If your client owes money because of certain delinquent debts, the IRS or the Department of Treasury's Financial Management Service (FMS), which issues IRS tax refunds, can offset or reduce their federal tax refund or withhold the entire amount to satisfy the debt. There are seven important facts the IRS wants you to know about tax refund offsets. Visit our Blog to learn more.

Eight Facts on Penalties

When it comes to filing a tax return – or not filing one - the IRS can assess a penalty if your client fails to file, fails to pay or both. There are eight important points the IRS wants you to know about the two different penalties your client may face if they do not file or pay timely.Visit our Blog to learn more.

Earned Income Tax Credit

The Earned Income Tax Credit is a financial boost for workers earning $46,227 ($51,567 married filing jointly) or less a year. Four of five eligible taxpayers filed for and received their EITC last year. There are 10 things the IRS wants you to know about this valuable credit. Visit our Blog to learn more.

Medical and Dental Expenses

If you itemize deductions for your client on Form 1040, Schedule A, There are six things the IRS wants you to know about medical and dental expenses and other benefits. Visit our Blog to learn more.

Are Your Client's Social Security Benefits Taxable?

The Social Security benefits your client receives in 2012 may be taxable. They should receive a Form SSA1099 which will show the total amount of the benefits. The information provided on this statement along with the following seven facts from the IRS will help you determine whether or not the benefits are taxable. Visit our Blog to learn more.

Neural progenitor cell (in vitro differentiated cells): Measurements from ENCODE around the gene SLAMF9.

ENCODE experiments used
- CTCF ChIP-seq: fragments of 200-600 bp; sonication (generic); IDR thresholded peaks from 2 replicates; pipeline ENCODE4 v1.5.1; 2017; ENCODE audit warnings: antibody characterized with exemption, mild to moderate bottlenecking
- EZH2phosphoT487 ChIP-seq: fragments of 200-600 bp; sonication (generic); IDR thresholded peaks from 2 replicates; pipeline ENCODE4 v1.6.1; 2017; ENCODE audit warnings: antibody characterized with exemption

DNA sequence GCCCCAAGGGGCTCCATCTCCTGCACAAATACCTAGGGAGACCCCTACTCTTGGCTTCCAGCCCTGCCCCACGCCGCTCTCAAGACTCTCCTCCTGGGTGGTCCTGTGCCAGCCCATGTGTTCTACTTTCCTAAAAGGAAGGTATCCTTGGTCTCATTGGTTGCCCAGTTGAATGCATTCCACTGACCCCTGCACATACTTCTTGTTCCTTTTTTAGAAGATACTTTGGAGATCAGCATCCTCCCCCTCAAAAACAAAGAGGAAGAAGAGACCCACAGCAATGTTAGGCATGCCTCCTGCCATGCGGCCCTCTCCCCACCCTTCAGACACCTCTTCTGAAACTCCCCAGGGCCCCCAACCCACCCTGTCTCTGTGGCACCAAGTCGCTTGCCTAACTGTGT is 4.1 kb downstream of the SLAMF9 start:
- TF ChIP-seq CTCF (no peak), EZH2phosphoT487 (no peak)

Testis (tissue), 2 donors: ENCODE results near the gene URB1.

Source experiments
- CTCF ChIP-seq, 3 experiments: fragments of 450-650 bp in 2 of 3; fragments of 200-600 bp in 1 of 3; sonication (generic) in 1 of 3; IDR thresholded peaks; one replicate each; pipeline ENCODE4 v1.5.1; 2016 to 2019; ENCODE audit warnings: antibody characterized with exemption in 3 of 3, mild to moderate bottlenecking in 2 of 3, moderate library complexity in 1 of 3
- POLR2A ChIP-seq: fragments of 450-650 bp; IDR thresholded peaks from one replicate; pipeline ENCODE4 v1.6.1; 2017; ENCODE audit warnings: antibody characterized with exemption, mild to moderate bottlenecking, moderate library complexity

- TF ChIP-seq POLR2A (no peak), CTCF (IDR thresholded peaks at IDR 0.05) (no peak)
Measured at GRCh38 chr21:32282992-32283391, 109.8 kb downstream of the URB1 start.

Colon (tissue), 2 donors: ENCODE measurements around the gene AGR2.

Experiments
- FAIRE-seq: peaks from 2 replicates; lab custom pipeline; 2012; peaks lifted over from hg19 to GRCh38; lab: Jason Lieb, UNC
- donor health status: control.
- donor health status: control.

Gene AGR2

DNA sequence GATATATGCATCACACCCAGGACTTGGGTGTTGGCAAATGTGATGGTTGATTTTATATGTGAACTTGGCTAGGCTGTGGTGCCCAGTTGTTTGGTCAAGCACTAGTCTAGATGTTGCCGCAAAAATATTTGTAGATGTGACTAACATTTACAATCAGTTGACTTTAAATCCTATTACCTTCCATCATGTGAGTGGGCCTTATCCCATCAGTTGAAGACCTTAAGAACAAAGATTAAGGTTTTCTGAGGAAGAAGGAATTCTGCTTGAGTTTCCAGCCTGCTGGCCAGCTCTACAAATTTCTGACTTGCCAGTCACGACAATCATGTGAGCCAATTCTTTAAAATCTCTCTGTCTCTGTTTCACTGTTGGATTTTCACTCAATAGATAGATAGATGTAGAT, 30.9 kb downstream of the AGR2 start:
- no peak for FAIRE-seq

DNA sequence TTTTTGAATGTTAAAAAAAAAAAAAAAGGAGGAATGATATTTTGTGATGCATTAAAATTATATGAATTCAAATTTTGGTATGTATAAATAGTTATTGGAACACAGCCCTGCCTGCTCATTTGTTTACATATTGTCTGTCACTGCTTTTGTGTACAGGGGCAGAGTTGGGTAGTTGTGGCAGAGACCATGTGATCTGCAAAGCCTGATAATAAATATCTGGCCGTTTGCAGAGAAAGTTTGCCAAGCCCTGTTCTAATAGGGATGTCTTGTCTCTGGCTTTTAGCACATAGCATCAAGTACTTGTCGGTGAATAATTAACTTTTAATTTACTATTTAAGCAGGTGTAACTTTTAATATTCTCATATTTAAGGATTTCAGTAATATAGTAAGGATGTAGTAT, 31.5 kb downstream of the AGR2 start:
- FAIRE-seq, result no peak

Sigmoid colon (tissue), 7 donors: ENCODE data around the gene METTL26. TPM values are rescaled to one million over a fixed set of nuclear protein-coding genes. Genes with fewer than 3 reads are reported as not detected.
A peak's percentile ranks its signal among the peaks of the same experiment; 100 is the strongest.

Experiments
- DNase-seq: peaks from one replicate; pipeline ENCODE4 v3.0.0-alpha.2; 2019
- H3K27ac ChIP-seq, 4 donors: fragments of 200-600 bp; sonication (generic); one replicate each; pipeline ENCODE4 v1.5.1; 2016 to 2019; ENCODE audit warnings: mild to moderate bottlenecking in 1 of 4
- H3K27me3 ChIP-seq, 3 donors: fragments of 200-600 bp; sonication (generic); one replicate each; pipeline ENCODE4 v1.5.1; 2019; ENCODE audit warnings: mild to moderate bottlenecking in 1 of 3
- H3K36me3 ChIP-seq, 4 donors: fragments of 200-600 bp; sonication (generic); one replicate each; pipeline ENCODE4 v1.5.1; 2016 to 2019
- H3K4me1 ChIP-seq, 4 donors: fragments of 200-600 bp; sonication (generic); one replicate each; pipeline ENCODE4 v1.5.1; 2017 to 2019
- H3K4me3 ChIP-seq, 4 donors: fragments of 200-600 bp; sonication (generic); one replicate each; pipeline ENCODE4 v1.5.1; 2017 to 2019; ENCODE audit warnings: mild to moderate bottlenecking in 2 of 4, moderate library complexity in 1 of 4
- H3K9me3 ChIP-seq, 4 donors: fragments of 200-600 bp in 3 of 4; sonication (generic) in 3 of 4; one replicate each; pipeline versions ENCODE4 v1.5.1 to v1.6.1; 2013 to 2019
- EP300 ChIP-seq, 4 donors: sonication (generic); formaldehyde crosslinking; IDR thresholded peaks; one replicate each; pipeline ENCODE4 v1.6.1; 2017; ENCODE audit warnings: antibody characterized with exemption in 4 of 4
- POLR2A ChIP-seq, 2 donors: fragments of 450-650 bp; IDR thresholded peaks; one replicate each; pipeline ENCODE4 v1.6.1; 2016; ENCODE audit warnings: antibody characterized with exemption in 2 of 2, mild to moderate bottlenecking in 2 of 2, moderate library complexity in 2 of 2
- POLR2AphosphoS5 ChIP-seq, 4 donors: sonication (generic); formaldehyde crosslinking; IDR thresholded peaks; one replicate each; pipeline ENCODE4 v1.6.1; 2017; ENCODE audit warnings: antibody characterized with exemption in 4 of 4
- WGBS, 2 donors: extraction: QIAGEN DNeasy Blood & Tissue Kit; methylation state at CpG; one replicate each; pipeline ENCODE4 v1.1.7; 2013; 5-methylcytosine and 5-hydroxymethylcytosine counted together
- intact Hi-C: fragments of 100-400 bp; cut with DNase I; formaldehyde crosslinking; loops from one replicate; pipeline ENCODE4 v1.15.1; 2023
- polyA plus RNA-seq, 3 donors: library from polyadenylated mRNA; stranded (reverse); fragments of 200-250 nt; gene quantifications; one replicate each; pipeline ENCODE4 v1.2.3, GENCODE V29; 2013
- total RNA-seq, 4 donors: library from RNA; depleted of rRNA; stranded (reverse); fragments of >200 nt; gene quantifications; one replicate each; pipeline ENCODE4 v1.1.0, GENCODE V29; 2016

Six Facts the IRS Wants You to Know about the Alternative Minimum Tax

The Alternative Minimum Tax attempts to ensure that anyone who benefits from certain tax advantages pays at least a minimum amount of tax. The AMT provides an alternative set of rules for calculating your income tax. In general, these rules should determine the minimum amount of tax that someone with your income should be required to pay. If your regular tax falls below this minimum, you have to make up the difference by paying alternative minimum tax. Visit our Blog to learn more about the facts.

Ten Things to Know About the Child and Dependent Care Credit

If your client paid someone to care for their child, spouse, or dependent last year, they may be able to claim the Child and Dependent Care Credit on their federal income tax return. There are 10 things the IRS wants you to know about claiming a credit for child and dependent care expenses. Visit our Blog to learn more about the facts.

Seven Tips About Rental Income and Expenses

Does your client rent property to others? If so, you’ll want to read the following seven tips from the IRS about rental income and expenses. You generally must include in your client's gross income all amounts your client receives as rent. Rental income is any payment you receive for the use of or occupation of property. Expenses of renting property can be deducted from your gross rental income. You generally deduct your rental expenses in the year you pay them. Publication 527, Residential Rental Property, includes information on the expenses you can deduct if you rent property. Visit our Blog to learn more about the seven tips.

Ten Facts for Mortgage Debt Forgiveness

If your client's mortgage debt is partly or entirely forgiven during tax years 2007 through 2012, they may be able to claim special tax relief and exclude the debt forgiven from your income. There are 10 facts the IRS wants you to know about Mortgage Debt Forgiveness. Visit our Blog to learn more.

Four Credits That Can Pay at Tax Time

Your client might be eligible for a valuable tax credit. A tax credit is a dollar-for-dollar reduction of taxes owed. Some credits are even refundable, which means you might receive a refund rather than owe any taxes at all. There are four popular tax credits you should consider before filing your client's 2012 Federal Income Tax Return. Visit our Blog to learn more.